My Favorite Souvenir from Barcelona

Anyone who watched my Instagram Stories while I was on vacation in Barcelona might have noticed the meal at Bodega 1900, where I waxed rhapsodic about pretty much all of the food. But I think my favorite part of that meal was the part that I could actually kind of take home with me: their tomato salad. Now, their tomato salad were special, locally-grown tomatoes that were served with their house-made feta cheese. But the most striking thing about them was their simplicity. The tomatoes were simply peeled, cut into chunks, and served with a pinch of salt and pepper and a drizzle of olive oil.

Upon returning home, I decided I needed to keep this marvelous salad in my life. So for the past few weeks, we’ve been eating tomato salad at least once a week. I’m fortunate to have access to a plethora of farmers markets that still have abundant tomatoes, as well as a local grocery store that sells local heirloom tomatoes. So I thought I’d share my “recipe.”

The thing about this recipe is that it’s not really a recipe. It’s all about the individual ingredients. It’s pretty common culinary wisdom that the fewer ingredients a recipe has, the more important it is to get the best of those ingredients. Now, I only use freshly-ground peppercorns and mineral-rich sea salt in my kitchen, so those are pantry staples for me. But if you don’t, this is where you’re going to want to break out that fancy box of flaky sea salt your mom gave you for Christmas when fancy sea salts were the in gift (just me? okay). And get the best olive oil you can find. Again, I have a great local grocery store that recently put in a bulk olive oil bar, so I can get very fresh olive oil every couple of weeks for a very reasonable price, so that’s what I use. It’s a Napa Valley olive oil with a fresh, buttery flavor and none of the acidic bite that can indicate the olive is starting to turn.

And then there is the tomato. I have made this salad with Roma tomatoes, standard slicing tomatoes, and a few heirloom varieties, and I have to say, I vastly prefer the heirloom varieties. I will say that, despite the giant honking tomato in the picture above, it does best with a medium-sized tomato. Basically, you want to be able to cut the tomato into pointed chunks. If I use an heirloom tomato, I will usually skip peeling it, as the skins are so thin, but a regular slicing or Roma tomato will get a little X cut in the non-stem end, a quick dip in boiling water, and a quick peel. It’s not as fussy as it sounds, I promise. Then, you dress it simply, right before serving, and marvel at the masterpiece.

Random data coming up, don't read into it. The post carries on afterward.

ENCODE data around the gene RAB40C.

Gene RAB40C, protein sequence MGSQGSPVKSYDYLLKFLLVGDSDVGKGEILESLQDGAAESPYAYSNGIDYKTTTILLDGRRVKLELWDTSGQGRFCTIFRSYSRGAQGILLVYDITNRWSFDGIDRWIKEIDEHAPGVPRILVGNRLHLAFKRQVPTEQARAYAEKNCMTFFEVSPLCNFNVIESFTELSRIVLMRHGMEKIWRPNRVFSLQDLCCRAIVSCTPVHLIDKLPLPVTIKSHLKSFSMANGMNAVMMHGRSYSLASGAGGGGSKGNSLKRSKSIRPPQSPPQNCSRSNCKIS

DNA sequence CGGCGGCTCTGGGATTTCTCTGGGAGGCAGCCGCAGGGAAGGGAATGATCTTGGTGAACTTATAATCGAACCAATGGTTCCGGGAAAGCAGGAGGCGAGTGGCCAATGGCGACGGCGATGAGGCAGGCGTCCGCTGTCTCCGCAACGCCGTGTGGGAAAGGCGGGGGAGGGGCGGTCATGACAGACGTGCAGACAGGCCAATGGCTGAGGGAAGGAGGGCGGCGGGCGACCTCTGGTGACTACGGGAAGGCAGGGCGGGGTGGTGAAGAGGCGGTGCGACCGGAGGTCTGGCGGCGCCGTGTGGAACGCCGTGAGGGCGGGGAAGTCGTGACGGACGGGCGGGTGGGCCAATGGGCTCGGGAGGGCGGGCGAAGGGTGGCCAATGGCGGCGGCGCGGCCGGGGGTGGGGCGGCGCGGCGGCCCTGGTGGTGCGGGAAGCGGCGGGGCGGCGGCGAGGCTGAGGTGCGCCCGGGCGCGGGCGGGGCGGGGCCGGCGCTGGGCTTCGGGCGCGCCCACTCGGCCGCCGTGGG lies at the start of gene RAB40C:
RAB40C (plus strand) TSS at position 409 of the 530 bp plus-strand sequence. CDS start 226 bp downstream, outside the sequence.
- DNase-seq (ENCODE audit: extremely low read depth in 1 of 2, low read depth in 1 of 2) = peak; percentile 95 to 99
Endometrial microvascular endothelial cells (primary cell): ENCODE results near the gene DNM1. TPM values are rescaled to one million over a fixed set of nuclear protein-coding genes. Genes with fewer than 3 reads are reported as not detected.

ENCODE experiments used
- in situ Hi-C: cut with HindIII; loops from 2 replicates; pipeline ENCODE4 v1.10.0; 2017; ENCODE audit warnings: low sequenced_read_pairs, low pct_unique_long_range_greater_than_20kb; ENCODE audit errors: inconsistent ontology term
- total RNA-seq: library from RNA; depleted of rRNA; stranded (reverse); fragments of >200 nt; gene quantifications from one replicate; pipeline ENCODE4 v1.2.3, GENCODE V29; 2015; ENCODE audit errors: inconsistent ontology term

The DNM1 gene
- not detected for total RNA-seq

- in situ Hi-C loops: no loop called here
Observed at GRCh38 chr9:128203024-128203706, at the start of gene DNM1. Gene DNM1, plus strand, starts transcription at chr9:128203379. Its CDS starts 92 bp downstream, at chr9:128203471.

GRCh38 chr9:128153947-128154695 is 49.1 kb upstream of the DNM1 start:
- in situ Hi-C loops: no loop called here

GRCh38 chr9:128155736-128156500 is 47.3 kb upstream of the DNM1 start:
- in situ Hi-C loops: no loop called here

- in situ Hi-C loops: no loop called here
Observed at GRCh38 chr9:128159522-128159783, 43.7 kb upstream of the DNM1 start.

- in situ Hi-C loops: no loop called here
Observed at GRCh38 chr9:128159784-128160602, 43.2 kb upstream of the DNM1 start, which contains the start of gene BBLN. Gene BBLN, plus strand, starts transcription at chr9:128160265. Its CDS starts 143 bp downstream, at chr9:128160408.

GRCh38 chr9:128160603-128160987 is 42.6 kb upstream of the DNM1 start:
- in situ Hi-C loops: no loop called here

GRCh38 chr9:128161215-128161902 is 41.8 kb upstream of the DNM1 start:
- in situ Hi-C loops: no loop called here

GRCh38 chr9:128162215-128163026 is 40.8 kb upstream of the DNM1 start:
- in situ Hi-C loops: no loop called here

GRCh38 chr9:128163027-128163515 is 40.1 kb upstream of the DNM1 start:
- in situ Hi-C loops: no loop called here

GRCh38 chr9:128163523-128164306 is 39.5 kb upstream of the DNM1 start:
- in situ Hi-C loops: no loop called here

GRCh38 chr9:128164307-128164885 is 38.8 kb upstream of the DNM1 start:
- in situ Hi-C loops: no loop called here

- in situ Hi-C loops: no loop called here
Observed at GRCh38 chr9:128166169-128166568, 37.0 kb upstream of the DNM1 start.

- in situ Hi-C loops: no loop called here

Simple Tomato Salad

Ingredients:

1-2 medium-sized heirloom tomatoes
good sea salt
freshly-ground pepper
extra virgin olive oil

Wash your tomatoes (and peel, if desired). Remove the stem and white core around the stem, and cut into 6-8 wedges. Cut each wedge into 2-4 chunks. Arrange, skin side down, on a large flat plate or bowl, in a single layer. Sprinkle with salt and pepper and drizzle with olive oil. Consume immediately. Serves 2-3 people.

Drink Your Valentine’s Flowers

Valentine’s Day is tomorrow, which means roses, lots of roses. While I love the look and scent of roses, I’ve never been one to insist on a bouquet for any occasion. In fact, the impact on the Earth from the conventional growing of flowers has always mildly horrified me, so I’m content to have rose-scented beauty and rose-printed fabrics, and even rose-shaped earrings, but I don’t generally get a Valentine’s bouquet. We shall see if Boyfriend makes me a liar tomorrow.

But because I love roses, I thought it would be appropriate to offer a rose-themed post today. At the store last weekend, I eyed a bottle of elderflower-rose sparkling lemonade. It was lightly pink, with an elegant handmade label, and a decadent price tag, for a non-alcoholic beverage. It was just so lovely and tempting and I almost bought it. Until I thought better and decided there was no reason to buy rose soda when I had sugar and rosewater and lemon juice at home. I needed only a bottle of sparkling water, which was much more reasonably priced.

I chilled my bottle of sparkling water and then set about making my soda syrup. I decided on lime and rosewater. I mixed sugar and water to make a rich simple syrup, and then added rosewater and lime juice to taste. Be cautious, however, as tasting hot sugar syrup is a tricky and dangerous business! When I was finished, I had just over a half a cup of delicately scented syrup that I drizzled into a tall glass of iced sparkling water. While it lacked the rose hue, it was fragrant, sweet, and the perfect end to my day. And it would be a perfect accompaniment to a romantic brunch or picnic, should your weather be nicer than mine promises to be.

I can forsee this syrup having future iterations. I would like to make it again without the lime juice in order to sweeten lemonade, perhaps made with syrup, lemon juice, and sparkling water. And a sprig of lavender or thyme would go nicely with all the other flavors.

Rose-Lime Syrup

1/2 cup granulated sugar
1/4 cup water
2-4 Tbsp. rose water (food-grade, please!)
2 Tbsp. lime juice

Mix the sugar and water and heat until the sugar is completely dissolved. Add the rosewater, starting with 2 tablespoons and continuing to your taste, and add the lime juice. Stir. Add by the tablespoon to a tall glass of sparkling water to your desired sweetness. Makes 4-6 fluid ounces of syrup. Store in a jar or bottle in the refrigerator for a couple weeks.